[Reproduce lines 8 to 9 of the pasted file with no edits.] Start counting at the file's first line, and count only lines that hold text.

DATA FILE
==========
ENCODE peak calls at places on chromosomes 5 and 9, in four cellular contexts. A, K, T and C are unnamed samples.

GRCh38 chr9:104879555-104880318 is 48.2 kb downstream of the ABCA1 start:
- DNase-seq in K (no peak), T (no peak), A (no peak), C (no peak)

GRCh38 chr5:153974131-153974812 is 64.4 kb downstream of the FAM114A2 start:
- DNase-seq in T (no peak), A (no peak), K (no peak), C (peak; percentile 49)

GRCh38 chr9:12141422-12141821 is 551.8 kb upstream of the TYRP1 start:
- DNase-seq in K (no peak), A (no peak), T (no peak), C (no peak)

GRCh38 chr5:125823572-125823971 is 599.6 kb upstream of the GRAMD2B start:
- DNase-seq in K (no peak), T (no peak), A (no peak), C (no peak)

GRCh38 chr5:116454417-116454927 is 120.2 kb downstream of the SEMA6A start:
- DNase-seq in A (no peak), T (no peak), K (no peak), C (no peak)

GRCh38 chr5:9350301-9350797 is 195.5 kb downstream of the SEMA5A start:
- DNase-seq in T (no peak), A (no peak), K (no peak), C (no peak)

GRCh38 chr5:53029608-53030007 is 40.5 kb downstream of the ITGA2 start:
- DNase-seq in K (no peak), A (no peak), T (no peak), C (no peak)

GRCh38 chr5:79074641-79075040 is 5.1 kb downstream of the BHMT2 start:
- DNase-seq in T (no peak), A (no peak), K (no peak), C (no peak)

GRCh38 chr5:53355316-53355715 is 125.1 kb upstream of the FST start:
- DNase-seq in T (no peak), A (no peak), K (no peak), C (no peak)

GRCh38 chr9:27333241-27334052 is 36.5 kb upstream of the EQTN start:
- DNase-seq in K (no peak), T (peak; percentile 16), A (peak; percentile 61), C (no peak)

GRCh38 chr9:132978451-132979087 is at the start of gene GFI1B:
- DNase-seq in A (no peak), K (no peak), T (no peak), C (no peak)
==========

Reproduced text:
GRCh38 chr5:125823572-125823971 is 599.6 kb upstream of the GRAMD2B start:
- DNase-seq in K (no peak), T (no peak), A (no peak), C (no peak)